The boom in domestic natural gas production is leading local utilities to seek the lowest winter gas rates in a decade, even as heating oil prices have climbed.
The Boston utility NStar on Tuesday asked state regulators to approve an 18 percent decrease in its gas supply rate, estimating the utility’s typical customer would save more than $15 a month, compared with last year. If the new rate is approved, the average customer would cut monthly winter heating bills to $145.60, down from $161.25 last winter.
In Massachusetts, about 44 percent of households heat with natural gas, while 39 percent are warmed by more expensive heating oil, according to the US Energy Department. Average heating oil prices in Massachusetts are up 3 percent from a year ago, according the most recent state survey, conducted last week.
Natural gas prices have declined in the last few years as a controversial drilling process called hydraulic fracturing, or fracking, has made it easier to access natural gas trapped in large shale formations in states like Pennsylvania.
Even as debates about fracking’s effect on the environment and drinking water supplies rage, consumers in New England and across the nation have benefited from increased North American natural gas supplies. The price of natural gas in commodity markets — which helps to determine what consumers pay — has fallen nearly 79 percent, from $13.31 per million British thermal units in July 2008 to $2.82 last week.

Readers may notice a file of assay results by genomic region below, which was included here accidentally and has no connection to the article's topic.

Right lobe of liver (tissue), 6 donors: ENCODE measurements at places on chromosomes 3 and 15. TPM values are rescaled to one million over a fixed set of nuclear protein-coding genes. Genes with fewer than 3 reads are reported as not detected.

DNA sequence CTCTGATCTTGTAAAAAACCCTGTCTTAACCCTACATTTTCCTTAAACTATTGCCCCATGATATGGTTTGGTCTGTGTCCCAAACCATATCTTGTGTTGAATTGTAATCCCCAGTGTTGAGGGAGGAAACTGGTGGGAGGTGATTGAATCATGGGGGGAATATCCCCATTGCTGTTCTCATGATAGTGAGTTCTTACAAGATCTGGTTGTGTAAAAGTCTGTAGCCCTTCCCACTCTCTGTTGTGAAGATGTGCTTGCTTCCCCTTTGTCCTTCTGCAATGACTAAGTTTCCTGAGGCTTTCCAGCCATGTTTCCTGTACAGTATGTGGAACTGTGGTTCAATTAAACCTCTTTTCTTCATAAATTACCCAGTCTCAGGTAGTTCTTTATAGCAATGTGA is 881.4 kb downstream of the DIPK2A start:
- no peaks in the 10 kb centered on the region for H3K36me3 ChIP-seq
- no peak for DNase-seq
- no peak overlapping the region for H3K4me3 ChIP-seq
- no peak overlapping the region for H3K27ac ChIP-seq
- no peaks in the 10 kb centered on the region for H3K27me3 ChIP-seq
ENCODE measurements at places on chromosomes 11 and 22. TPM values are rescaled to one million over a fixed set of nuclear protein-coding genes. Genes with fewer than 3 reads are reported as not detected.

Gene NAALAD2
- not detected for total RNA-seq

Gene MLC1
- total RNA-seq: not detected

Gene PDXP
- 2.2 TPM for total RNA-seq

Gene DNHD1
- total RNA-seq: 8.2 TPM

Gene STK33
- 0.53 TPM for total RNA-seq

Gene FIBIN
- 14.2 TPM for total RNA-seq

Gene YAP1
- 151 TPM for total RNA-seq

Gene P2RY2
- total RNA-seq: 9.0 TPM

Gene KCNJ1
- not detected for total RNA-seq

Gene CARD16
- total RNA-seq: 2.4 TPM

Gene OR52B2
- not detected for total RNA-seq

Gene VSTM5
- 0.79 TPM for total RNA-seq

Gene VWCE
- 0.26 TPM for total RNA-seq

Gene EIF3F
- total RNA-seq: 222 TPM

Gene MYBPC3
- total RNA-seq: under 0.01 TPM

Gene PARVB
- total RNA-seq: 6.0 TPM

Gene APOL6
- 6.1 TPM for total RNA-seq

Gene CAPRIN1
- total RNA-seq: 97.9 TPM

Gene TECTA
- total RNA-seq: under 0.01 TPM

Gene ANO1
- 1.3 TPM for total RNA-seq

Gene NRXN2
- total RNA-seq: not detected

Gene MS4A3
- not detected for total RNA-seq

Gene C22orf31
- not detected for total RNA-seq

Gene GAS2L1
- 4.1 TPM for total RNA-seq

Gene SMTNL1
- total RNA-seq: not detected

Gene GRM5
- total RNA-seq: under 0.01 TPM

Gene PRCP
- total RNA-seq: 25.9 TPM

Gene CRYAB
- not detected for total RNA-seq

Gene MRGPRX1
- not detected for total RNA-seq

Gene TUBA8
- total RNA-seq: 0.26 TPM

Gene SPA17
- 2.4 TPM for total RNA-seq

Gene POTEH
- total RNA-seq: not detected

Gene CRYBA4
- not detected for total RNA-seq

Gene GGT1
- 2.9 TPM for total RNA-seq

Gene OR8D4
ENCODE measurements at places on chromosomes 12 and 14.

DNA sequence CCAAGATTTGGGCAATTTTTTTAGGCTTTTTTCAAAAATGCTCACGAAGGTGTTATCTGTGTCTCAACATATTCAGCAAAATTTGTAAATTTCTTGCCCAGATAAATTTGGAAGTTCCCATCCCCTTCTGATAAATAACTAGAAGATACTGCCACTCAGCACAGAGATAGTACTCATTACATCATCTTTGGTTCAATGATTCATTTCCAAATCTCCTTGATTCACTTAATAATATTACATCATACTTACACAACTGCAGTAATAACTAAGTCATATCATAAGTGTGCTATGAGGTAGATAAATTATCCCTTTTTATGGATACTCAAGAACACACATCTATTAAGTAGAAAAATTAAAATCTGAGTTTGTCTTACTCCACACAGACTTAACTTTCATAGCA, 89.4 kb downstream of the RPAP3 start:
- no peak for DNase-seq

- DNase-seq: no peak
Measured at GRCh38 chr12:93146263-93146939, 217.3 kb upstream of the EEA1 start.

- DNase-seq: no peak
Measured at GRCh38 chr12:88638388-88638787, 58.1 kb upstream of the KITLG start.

Phil Flynn, an energy market analyst with Price Futures Group in Chicago, said he expects the plentiful supplies of natural gas to keep prices depressed over the long run.
“I think we’re in a new era of lower natural gas prices,” Flynn said.
But crude oil prices, which drive heating oil costs, should resume their rise and eventually top $100 a barrel, Flynn said.
Global demand and worries that unrest in the Middle East could disrupt global supplies have pushed crude prices higher in recent months.
Crude closed Tuesday in New York at $95.29, down a $1.33 from Monday.
The higher costs of heating oil have led more Massachusetts residents to convert heating systems to natural gas, utilities say. When the two fuels are compared based on their energy output, natural gas would cost the equivalent of about $1.50 a gallon, compared with about $3.75 a gallon for heating oil, said James Daly, vice president of energy supply at Northeast Utilities, NStar’s parent company.
In 2011 alone, NStar had 2,020 conversions, up from 867 in 2010, Daly said. The utility projects 3,500 conversions this year.
“We’re at an all-time high in terms of conversions,” Daly said.
National Grid is also expecting an increase in the number of conversions — almost 8,000 this year compared to 6,400 in 2011, said spokeswoman Deborah Drew.
The utility also has requested a decrease in natural gas rates. If they are approved, National Grid’s gas supply rate would drop nearly a dime per therm, from 72 cents to 63 cents. Even so, with other charges on customers’ bills changing, National Grid’s typical gas customer will probably see the monthly utility bill remain relatively flat this winter, compared with last year.